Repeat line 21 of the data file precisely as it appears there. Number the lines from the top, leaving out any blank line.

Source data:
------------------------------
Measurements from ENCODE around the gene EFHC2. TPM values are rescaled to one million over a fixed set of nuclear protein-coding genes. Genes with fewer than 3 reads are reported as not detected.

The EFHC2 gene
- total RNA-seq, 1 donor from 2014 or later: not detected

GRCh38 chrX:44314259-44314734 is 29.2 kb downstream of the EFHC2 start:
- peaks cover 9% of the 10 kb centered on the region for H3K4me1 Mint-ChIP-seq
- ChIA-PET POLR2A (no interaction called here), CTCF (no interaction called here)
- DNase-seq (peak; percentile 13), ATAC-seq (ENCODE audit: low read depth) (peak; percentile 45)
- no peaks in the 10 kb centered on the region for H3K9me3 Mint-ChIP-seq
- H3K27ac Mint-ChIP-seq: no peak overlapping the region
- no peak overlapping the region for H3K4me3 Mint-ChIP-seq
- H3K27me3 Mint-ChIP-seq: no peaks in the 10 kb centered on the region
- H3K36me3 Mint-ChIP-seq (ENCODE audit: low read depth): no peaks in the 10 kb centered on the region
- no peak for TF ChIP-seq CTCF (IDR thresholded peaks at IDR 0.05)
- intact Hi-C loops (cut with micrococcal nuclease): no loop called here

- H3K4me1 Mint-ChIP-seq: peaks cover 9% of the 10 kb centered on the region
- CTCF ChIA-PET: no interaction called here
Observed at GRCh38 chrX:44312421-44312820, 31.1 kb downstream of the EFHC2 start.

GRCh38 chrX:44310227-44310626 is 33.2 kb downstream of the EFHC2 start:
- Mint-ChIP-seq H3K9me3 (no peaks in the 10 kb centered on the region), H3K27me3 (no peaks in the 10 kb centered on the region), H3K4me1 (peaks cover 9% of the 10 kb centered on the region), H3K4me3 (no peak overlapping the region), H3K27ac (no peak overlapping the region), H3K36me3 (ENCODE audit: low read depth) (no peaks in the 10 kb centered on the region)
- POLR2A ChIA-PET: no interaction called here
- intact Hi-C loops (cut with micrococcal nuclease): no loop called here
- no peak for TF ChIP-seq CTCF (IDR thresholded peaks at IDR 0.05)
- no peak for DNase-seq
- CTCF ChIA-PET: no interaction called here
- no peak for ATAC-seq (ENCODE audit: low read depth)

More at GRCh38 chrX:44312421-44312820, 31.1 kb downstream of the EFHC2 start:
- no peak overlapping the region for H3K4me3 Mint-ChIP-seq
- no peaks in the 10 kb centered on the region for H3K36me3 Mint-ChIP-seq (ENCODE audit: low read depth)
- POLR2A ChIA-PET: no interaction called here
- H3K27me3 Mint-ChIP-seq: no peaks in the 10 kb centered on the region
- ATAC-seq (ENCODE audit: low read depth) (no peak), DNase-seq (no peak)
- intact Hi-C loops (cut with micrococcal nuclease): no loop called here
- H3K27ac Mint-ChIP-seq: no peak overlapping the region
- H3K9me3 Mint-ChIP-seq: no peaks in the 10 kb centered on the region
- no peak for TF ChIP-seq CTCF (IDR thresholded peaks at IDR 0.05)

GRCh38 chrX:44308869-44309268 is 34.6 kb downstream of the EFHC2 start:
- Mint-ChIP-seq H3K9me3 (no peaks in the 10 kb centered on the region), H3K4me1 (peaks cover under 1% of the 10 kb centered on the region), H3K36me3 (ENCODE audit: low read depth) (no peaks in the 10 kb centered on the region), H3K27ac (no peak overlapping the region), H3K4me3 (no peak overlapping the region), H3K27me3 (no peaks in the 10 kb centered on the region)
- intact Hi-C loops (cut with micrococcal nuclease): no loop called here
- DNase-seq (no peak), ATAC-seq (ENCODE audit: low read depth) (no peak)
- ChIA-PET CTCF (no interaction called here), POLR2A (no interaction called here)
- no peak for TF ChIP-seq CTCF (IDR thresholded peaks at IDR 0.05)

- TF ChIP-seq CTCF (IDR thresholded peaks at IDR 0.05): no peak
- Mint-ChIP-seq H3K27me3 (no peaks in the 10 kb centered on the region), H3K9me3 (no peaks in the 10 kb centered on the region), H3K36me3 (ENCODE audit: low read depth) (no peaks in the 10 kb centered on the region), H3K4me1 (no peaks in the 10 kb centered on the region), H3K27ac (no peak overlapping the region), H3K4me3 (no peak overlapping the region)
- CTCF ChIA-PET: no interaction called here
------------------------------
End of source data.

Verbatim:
- intact Hi-C loops (cut with micrococcal nuclease): no loop called here